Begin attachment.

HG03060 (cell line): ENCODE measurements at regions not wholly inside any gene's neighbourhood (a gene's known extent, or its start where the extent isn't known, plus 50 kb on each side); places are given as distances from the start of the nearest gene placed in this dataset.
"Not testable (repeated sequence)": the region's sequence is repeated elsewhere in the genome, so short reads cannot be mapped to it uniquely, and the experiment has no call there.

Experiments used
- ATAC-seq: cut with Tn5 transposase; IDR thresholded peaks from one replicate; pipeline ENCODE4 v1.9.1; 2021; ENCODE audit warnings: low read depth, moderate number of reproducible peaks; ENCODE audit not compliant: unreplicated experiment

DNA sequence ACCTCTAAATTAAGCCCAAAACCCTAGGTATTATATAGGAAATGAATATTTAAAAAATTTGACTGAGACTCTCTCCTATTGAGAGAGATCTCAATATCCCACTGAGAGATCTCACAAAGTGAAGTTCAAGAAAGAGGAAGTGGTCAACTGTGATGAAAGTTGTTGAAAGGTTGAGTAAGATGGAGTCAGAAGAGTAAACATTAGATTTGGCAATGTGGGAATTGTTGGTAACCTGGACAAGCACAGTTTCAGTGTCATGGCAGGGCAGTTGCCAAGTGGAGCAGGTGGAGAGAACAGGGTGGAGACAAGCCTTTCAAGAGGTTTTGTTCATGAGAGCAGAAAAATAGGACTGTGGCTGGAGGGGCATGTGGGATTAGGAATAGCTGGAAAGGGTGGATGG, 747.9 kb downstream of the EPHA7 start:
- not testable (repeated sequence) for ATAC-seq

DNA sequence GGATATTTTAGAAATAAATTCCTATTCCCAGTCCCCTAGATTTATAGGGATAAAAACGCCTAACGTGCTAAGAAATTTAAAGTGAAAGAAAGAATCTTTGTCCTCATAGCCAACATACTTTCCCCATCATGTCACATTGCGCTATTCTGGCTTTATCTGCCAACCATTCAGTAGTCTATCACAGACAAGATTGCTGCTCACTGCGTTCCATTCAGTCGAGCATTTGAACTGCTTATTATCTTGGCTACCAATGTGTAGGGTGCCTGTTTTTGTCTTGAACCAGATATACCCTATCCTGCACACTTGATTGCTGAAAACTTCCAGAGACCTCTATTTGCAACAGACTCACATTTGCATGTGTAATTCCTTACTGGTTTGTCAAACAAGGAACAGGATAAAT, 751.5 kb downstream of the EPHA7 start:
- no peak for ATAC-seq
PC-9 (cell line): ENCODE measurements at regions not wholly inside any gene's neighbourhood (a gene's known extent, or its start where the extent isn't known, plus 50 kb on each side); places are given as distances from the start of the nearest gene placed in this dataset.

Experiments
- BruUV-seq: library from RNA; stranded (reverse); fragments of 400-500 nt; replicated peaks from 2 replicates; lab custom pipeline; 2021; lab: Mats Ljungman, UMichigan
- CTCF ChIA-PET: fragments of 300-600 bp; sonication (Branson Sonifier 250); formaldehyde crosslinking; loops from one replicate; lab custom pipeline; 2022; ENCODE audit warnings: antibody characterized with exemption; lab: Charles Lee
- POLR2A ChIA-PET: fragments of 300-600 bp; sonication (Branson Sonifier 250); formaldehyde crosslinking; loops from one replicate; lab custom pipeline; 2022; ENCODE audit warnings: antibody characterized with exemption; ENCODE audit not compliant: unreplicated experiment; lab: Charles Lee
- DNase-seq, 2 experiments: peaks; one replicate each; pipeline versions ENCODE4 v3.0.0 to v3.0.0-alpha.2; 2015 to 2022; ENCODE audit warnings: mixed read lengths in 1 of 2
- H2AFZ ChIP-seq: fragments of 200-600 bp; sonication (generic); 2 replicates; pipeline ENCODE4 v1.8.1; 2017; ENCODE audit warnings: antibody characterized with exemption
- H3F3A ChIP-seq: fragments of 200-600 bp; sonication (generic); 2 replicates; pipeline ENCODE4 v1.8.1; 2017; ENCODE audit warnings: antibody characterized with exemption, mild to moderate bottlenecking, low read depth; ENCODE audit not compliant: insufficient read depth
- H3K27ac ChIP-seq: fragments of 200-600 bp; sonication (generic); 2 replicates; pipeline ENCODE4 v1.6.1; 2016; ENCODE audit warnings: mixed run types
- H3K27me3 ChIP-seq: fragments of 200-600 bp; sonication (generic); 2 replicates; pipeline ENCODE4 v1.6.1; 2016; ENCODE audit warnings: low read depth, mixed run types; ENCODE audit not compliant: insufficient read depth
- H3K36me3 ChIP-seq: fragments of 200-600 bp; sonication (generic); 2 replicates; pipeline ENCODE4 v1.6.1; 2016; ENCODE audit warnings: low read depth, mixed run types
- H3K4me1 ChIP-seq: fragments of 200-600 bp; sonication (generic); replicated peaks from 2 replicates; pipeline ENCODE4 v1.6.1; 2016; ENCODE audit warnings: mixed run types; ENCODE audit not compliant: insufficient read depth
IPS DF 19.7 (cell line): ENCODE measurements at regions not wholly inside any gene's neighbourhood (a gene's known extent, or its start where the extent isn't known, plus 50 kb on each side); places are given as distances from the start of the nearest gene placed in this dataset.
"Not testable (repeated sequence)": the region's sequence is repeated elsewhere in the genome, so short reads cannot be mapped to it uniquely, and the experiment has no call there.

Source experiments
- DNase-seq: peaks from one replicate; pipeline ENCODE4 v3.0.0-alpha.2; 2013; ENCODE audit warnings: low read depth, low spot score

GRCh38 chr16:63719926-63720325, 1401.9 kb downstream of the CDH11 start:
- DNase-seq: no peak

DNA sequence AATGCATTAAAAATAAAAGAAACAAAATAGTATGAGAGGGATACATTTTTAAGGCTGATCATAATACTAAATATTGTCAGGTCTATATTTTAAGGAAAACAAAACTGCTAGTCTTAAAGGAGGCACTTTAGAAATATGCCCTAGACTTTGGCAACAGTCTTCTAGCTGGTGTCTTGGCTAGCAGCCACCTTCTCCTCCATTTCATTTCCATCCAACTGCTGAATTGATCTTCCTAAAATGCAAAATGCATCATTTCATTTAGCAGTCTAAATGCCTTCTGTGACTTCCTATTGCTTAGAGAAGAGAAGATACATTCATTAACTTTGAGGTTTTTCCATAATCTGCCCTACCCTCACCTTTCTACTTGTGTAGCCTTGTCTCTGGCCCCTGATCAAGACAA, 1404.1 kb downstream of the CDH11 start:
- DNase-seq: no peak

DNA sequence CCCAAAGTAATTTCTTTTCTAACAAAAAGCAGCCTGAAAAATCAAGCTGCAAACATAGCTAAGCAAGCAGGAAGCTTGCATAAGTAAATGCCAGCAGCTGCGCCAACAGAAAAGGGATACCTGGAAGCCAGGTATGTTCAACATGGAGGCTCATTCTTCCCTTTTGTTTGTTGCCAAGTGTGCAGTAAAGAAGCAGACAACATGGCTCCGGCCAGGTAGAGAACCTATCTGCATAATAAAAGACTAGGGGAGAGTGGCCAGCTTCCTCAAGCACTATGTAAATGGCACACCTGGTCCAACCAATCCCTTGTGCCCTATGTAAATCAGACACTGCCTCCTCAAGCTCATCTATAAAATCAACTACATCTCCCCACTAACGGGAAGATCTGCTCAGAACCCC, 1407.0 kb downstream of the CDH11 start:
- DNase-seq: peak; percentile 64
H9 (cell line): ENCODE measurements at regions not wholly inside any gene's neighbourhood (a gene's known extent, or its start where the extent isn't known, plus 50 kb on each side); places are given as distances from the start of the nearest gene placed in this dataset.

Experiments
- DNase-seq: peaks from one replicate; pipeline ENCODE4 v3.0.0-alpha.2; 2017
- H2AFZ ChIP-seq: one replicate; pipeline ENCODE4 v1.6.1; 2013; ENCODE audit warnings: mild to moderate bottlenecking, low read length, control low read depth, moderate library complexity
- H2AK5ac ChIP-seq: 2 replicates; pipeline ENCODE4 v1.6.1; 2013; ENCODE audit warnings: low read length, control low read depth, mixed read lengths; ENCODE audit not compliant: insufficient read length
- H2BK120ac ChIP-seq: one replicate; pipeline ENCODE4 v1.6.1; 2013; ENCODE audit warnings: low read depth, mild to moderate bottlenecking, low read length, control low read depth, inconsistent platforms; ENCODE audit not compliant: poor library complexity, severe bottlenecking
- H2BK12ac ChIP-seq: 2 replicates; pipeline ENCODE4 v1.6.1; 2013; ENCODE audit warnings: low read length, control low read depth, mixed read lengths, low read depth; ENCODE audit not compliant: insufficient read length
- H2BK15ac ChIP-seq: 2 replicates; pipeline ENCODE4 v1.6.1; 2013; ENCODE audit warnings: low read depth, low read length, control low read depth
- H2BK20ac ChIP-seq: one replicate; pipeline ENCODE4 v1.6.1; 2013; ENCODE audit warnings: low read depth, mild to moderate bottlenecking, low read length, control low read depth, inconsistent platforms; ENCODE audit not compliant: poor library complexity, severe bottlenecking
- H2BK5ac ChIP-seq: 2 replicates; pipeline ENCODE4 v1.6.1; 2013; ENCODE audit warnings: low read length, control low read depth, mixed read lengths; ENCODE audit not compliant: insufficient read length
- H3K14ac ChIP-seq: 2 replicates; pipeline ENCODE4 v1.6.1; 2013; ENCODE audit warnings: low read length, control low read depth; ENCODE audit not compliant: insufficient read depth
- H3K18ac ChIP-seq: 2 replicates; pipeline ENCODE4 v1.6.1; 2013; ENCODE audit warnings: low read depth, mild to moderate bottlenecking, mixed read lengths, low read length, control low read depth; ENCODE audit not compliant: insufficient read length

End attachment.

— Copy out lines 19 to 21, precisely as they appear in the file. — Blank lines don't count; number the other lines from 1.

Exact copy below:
- H3K36me3 ChIP-seq: fragments of 200-600 bp; sonication (generic); 2 replicates; pipeline ENCODE4 v1.6.1; 2016; ENCODE audit warnings: low read depth, mixed run types
- H3K4me1 ChIP-seq: fragments of 200-600 bp; sonication (generic); replicated peaks from 2 replicates; pipeline ENCODE4 v1.6.1; 2016; ENCODE audit warnings: mixed run types; ENCODE audit not compliant: insufficient read depth
IPS DF 19.7 (cell line): ENCODE measurements at regions not wholly inside any gene's neighbourhood (a gene's known extent, or its start where the extent isn't known, plus 50 kb on each side); places are given as distances from the start of the nearest gene placed in this dataset.